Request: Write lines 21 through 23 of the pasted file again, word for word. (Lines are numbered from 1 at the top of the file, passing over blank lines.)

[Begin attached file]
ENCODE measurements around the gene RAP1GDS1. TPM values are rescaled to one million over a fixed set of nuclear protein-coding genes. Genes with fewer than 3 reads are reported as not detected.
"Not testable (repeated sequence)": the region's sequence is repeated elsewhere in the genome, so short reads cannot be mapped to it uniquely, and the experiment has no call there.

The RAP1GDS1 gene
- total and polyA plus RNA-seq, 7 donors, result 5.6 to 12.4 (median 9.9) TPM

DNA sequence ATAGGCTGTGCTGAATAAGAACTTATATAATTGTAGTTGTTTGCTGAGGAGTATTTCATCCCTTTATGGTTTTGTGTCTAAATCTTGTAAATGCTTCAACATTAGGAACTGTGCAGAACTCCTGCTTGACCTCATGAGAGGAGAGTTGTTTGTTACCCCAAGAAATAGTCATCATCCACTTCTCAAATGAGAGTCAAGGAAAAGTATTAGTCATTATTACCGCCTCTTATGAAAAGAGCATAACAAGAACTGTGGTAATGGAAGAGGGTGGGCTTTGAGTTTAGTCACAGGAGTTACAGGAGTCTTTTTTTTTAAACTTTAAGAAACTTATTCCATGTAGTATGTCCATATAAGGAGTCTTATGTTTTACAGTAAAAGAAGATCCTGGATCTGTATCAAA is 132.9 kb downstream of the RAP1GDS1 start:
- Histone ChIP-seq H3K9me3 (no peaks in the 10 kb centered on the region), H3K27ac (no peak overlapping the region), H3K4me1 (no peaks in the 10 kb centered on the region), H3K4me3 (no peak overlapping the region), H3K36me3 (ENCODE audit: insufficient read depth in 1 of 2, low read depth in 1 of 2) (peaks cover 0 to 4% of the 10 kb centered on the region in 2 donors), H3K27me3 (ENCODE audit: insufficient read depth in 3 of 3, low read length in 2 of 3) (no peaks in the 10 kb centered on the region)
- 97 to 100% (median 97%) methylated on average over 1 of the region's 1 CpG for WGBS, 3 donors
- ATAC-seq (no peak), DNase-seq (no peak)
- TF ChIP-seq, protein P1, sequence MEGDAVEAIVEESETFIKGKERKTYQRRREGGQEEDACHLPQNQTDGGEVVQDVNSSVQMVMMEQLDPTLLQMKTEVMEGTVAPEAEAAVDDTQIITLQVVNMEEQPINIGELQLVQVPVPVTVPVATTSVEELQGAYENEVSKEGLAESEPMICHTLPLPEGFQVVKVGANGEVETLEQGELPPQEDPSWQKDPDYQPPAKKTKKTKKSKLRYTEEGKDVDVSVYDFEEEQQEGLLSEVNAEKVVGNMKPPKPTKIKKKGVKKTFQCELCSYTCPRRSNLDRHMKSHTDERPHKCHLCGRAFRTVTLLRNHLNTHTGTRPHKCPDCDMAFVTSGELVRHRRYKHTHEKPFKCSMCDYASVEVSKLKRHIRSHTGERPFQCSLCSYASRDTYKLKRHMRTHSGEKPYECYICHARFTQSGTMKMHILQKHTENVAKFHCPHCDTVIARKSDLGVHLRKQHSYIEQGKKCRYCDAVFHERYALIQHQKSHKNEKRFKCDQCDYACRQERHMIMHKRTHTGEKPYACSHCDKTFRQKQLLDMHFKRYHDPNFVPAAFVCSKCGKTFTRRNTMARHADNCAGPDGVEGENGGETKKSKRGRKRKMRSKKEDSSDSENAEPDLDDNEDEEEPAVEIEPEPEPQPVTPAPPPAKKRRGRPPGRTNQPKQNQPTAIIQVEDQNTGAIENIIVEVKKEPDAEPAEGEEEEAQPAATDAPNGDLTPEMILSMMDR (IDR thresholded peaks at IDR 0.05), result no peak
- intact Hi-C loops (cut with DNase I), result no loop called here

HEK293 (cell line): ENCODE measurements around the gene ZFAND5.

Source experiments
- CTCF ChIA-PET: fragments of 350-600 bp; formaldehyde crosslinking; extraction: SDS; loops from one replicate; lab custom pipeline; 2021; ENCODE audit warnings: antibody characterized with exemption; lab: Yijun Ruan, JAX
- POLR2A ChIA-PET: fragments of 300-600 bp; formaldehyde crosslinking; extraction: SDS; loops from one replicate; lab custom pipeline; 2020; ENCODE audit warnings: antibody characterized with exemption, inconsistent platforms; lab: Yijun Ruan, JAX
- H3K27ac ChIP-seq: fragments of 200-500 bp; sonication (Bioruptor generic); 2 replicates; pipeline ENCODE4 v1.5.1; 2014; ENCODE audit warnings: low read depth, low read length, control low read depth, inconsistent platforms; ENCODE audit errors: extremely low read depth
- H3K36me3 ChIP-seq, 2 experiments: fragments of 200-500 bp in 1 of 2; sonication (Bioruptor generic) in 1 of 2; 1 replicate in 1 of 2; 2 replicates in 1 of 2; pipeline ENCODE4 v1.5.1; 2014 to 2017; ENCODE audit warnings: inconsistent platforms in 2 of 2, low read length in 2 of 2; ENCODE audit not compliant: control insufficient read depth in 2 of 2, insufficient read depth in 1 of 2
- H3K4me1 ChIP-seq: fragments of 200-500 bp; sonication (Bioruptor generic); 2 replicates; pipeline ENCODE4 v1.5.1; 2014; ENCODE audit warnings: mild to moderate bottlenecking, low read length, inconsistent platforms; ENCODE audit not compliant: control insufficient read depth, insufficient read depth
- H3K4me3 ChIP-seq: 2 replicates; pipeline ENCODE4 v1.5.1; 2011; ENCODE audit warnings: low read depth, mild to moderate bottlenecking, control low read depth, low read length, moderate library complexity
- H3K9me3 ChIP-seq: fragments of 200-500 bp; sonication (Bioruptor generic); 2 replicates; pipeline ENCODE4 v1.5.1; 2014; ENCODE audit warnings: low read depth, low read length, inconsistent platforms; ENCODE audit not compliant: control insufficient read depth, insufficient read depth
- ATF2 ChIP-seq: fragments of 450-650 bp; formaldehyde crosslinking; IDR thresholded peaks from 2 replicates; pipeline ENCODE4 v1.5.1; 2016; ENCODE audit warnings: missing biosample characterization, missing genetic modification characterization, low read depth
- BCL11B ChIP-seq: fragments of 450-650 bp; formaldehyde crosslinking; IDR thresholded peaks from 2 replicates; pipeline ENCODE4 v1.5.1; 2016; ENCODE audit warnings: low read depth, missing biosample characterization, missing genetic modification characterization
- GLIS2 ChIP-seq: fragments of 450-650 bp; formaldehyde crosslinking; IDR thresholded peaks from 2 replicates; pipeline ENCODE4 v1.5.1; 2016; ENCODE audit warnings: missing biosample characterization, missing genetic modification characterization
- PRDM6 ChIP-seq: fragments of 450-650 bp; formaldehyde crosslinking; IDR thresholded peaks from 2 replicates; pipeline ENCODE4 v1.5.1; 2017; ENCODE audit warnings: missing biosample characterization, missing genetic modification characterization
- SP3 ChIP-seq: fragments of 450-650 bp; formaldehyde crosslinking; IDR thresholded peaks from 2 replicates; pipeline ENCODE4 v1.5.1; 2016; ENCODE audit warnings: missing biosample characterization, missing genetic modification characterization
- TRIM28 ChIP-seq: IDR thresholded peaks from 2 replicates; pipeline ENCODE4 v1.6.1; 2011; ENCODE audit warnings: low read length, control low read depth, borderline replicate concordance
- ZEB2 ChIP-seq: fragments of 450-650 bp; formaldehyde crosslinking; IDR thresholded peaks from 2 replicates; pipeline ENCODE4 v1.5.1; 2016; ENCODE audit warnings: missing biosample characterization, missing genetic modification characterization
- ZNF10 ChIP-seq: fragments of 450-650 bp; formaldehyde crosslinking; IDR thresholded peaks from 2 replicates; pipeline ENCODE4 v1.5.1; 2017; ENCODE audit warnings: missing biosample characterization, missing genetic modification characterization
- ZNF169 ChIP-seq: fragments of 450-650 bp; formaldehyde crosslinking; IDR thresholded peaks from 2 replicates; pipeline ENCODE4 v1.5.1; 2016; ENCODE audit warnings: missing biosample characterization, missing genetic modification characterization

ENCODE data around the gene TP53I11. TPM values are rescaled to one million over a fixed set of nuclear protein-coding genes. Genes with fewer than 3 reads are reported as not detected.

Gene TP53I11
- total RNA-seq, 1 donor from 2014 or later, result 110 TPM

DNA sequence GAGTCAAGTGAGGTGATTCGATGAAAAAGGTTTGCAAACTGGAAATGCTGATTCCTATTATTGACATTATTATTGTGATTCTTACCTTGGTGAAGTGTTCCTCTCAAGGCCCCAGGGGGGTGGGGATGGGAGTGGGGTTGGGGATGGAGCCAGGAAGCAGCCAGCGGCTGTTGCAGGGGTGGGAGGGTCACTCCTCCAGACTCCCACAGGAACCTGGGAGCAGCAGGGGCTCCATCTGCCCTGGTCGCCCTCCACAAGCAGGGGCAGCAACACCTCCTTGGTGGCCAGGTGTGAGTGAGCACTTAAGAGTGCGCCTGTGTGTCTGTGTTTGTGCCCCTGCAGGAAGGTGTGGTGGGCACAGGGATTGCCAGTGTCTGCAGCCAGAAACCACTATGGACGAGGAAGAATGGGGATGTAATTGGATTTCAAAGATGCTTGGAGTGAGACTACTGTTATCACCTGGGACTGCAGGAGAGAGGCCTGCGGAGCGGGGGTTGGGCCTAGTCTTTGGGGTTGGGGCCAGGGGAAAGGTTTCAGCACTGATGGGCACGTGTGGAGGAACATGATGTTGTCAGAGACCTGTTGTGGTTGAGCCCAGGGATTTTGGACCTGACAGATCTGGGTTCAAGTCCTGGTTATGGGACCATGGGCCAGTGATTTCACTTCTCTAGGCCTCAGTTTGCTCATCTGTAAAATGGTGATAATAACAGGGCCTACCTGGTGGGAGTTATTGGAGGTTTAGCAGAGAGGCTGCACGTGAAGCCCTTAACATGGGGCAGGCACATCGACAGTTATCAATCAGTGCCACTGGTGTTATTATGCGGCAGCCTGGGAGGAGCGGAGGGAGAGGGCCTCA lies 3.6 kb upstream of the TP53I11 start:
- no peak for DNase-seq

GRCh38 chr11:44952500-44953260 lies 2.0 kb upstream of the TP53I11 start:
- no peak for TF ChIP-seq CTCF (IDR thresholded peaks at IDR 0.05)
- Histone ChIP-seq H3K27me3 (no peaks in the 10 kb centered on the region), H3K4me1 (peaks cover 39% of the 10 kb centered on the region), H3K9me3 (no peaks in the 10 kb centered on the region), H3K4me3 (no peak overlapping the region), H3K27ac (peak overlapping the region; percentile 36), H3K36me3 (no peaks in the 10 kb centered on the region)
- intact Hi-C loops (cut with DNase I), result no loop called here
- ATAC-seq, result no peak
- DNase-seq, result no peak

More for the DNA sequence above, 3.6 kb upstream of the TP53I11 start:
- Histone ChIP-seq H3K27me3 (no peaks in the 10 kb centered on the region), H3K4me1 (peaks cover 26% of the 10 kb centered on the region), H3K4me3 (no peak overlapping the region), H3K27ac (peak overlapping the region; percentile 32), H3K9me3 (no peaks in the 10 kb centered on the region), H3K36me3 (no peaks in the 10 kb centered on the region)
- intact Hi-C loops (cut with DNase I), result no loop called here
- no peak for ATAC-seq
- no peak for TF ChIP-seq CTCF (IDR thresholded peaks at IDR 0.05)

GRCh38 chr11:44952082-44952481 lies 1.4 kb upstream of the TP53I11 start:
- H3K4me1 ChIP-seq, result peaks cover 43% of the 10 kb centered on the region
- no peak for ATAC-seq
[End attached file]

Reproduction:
- BCL11B ChIP-seq: fragments of 450-650 bp; formaldehyde crosslinking; IDR thresholded peaks from 2 replicates; pipeline ENCODE4 v1.5.1; 2016; ENCODE audit warnings: low read depth, missing biosample characterization, missing genetic modification characterization
- GLIS2 ChIP-seq: fragments of 450-650 bp; formaldehyde crosslinking; IDR thresholded peaks from 2 replicates; pipeline ENCODE4 v1.5.1; 2016; ENCODE audit warnings: missing biosample characterization, missing genetic modification characterization
- PRDM6 ChIP-seq: fragments of 450-650 bp; formaldehyde crosslinking; IDR thresholded peaks from 2 replicates; pipeline ENCODE4 v1.5.1; 2017; ENCODE audit warnings: missing biosample characterization, missing genetic modification characterization